I was talking with Kevin, manager of a Customer Service Department, about (his words here) “how to get people to understand their jobs”. He wants to see “better performance”, and hasn’t been able to “get them to raise their standards”.
I’m thinking, “Uh oh, Kevin’s got a real problem: he thinks it’s his people but more likely, it’s really him. And then he launched into criticizing one of The Four Conversations. “I read on your website about Understanding Conversations,” he said. “But they don’t work. I had a meeting with the senior-level Customer Service people to try it out. It didn’t work.”
Here’s what he told the Customer Service people that he wanted from them:
- When you interact with people to schedule their appointments with our Tech Specialists, you either have to set up a new account for them or update the existing one. That’s because we need all their contact information plus details on the history of their problem,what equipment they have, and what they want to accomplish.
- When you are closing out their appointment, make sure you find out whether they got their problem solved before you talk about their payment. Take the time to hear – and record – their questions and concerns, and to see what else they need. The Tech people want this feedback.
“See?” Kevin asked me. “I told them exactly what good performance is about. But they are still doing incomplete records on people’s accounts. And they still don’t make good notes on what the customers say about their problem-solving process.”
I asked Kevin what his people had to say about his two “standards”. He rolled his eyes and assured me that they had “nothing useful to say”. I pressed for details, so he told me, “They just said the usual stuff. The computers are too slow. The Customer Service spreadsheet doesn’t connect right to the Tech’s session notes. The customers don’t want to wait for the computer, or to have a long talk after their session. Blah blah blah.”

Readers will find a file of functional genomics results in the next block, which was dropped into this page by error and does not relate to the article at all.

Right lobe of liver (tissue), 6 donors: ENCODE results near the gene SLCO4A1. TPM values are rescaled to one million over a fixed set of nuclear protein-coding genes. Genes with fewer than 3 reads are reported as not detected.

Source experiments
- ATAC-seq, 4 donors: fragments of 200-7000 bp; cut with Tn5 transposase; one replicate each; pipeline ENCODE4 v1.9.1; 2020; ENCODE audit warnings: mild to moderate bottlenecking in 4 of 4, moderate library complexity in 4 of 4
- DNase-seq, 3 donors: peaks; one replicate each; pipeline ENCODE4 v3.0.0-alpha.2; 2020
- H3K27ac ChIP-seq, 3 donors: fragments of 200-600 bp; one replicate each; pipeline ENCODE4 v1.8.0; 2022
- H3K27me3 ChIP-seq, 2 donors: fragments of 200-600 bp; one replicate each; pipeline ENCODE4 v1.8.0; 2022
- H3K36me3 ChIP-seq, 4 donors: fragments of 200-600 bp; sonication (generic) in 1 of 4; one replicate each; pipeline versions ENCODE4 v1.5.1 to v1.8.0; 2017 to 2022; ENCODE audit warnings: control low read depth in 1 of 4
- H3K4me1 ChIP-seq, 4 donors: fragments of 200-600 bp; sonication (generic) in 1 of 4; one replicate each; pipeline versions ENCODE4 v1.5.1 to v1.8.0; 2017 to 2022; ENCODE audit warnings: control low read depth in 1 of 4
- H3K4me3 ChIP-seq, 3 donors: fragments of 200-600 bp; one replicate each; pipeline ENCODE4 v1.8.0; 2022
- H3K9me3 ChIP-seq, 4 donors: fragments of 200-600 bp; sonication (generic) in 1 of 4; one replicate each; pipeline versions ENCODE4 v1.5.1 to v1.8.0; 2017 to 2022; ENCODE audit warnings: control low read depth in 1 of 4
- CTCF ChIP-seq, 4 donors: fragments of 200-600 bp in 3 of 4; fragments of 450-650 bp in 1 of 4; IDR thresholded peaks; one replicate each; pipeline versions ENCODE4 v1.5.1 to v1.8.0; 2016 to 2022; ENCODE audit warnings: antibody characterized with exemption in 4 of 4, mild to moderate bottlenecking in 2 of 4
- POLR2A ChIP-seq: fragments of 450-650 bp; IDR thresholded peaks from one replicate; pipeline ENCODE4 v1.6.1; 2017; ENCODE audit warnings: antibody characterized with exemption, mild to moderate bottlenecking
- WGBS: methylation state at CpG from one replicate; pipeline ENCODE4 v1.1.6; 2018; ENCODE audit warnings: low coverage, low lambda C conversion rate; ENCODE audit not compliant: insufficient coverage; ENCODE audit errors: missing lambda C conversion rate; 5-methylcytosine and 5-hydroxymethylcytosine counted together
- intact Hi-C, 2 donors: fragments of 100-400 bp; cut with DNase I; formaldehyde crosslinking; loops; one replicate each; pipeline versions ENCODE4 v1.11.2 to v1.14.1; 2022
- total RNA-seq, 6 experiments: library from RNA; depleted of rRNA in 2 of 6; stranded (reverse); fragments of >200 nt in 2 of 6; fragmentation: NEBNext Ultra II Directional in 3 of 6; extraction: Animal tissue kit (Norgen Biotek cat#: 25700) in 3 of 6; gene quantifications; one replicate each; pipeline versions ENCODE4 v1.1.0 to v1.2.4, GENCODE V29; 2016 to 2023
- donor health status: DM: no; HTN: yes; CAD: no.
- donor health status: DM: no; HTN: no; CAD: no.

I knew I was going to go back to the website and re-write the little paragraph about Understanding Conversations (The Book). I needed to move the part where it says, “These are 2-way dialogues” up to the beginning. Too many managers – especially high-level ones – think that an Understanding Conversation means telling people what to do, and then asking them, “Do you understand?”
I met with Kevin’s senior-level people and made a list of what they said was needed to implement his requests more completely. The first – and funniest – result was that they decided to make their own appointment with the Tech Specialists! Those meetings produced three outcomes that will be completed by the end of this month:
- The Customer Service Department is getting a system and software upgrade;
- All of the company’s departments will be using the same software and able to connect quickly; and
- The Tech Specialists are working with Customer Services to clarify exactly what feedback they really need from each customer appointment.
Kevin took this as a lesson on learning how to listen: he plans to start taking notes on what he hears. We all think this will help him hold up his end of the Understanding Conversation.